Tags: Spanish | Default | US | Stocks

Economist: Spanish Default Would Send US Stocks Plunging 20%

Tuesday, 01 May 2012 07:53 AM

A Spanish default, which is increasingly likely, will send U.S. stock markets falling as much as 20 percent, says economist Harry Dent, author of "The Great Crash Ahead."

Spain is officially in a recession, with the economy contracting 0.3 percent in the fourth quarter of 2011 and another 0.3 percent in the first quarter of this year.

The Standard & Poor's ratings agency downgraded the country recently as well as 16 as Spanish banks, while yields have been spiking in government bond auctions, as investors are growing increasingly nervous over the country's finances and are demanding more for their buck.

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Still, despite such ongoing concerns, turnout at government bond auctions remains solid, but that will change.

"Spain is going to default. The markets are in total denial on this," Dent tells CNBC.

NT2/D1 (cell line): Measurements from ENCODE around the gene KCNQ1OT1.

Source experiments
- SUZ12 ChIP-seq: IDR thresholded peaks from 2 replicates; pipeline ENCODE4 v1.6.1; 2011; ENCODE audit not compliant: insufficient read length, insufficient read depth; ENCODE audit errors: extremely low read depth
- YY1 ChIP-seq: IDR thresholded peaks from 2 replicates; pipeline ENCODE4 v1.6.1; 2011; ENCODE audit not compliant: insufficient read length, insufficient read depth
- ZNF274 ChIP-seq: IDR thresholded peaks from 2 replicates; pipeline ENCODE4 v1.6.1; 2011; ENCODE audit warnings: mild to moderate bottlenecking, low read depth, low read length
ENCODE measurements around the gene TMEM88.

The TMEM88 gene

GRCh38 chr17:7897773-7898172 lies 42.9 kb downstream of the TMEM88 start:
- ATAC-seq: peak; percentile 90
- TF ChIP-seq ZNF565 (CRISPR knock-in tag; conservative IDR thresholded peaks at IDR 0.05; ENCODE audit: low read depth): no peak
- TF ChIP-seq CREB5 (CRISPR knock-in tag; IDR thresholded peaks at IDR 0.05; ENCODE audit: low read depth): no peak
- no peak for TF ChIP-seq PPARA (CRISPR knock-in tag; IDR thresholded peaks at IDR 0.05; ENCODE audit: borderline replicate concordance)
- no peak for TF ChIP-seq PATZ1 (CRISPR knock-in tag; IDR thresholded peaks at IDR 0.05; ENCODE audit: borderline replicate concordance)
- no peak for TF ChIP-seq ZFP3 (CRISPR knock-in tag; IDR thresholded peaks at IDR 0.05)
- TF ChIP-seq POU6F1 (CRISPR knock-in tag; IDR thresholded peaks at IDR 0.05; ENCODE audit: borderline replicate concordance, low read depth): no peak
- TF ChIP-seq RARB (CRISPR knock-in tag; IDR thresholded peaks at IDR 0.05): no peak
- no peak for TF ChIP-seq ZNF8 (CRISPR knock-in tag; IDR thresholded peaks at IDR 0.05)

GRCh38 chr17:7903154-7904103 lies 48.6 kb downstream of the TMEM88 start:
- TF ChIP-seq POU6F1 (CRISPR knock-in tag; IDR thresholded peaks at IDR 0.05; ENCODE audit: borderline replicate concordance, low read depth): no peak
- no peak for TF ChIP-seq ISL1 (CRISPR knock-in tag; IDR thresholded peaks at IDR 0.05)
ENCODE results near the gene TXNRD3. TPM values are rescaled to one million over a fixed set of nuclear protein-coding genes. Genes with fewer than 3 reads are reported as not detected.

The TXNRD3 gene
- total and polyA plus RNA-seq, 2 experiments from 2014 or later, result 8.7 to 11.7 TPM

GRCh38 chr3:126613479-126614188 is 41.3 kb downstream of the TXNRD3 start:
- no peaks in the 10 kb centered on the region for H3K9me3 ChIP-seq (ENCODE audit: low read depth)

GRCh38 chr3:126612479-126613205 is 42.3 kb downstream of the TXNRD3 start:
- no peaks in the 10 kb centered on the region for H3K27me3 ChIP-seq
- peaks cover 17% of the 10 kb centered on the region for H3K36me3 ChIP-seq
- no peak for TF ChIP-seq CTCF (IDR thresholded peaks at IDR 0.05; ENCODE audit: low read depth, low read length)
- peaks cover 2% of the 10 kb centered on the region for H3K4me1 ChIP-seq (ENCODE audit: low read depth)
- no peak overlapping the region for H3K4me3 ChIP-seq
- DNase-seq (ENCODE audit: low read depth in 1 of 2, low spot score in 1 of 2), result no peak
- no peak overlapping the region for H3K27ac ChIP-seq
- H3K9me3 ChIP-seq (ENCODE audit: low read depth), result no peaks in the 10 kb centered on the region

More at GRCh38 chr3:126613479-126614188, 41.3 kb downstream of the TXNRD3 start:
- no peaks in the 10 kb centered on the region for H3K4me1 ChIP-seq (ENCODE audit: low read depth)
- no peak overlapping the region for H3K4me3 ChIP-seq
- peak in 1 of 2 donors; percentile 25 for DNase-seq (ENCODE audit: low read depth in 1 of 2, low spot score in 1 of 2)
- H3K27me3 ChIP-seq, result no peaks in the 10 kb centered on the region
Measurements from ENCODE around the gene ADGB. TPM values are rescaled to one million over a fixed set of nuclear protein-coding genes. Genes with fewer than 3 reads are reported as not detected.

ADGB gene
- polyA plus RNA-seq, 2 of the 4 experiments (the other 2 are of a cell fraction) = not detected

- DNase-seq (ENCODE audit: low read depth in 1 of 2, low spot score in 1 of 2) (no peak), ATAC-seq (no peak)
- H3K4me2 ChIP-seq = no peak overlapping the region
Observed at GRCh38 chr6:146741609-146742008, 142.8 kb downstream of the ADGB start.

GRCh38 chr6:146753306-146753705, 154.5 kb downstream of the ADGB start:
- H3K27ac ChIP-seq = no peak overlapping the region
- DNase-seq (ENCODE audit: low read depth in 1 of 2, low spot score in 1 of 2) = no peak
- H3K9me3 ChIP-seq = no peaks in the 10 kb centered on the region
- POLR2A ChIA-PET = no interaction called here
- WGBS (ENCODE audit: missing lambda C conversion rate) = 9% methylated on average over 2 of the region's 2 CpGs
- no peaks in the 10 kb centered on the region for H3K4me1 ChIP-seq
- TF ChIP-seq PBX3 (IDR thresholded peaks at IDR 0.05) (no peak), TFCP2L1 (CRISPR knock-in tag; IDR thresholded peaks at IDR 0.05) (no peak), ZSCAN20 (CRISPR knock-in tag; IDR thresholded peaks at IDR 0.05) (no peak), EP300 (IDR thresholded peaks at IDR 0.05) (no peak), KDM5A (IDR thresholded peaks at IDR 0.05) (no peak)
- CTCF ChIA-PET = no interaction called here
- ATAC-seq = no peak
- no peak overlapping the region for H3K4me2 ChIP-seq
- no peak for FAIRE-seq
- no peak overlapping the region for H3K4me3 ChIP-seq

"It’s a question of whether it’s going to happen sooner or later."

Greece recently defaulted on its debts with private creditors although in an orderly and largely negotiated fashion, but Spain will be a messier affair.

"Spain has higher unemployment than Greece, higher total public and private debt than Greece," as well as a bigger housing bubble, a higher percentage of subprime mortgages, and the country has "one of the highest percentages of debt owed to foreigners," Dent says.

Spain is working to make its economy grow while sticking to debt-reducing austerity measures such as spending cuts and layoffs, which often slash into growth rates as a side effect.

Unemployment in Spain has hit a sky-high 24.4 percent, yet Spanish authorities insist pain today will lead to a more robust and streamlined economy tomorrow.

"The Spanish government does not see any incompatibility between austerity and economic growth," says Spanish Economy Minister Luis de Guindos, according to the AFP newswire.

"Budget discipline is unavoidable if we want to build solid foundations and sufficient financing for economic growth in our country — it is a necessary condition."

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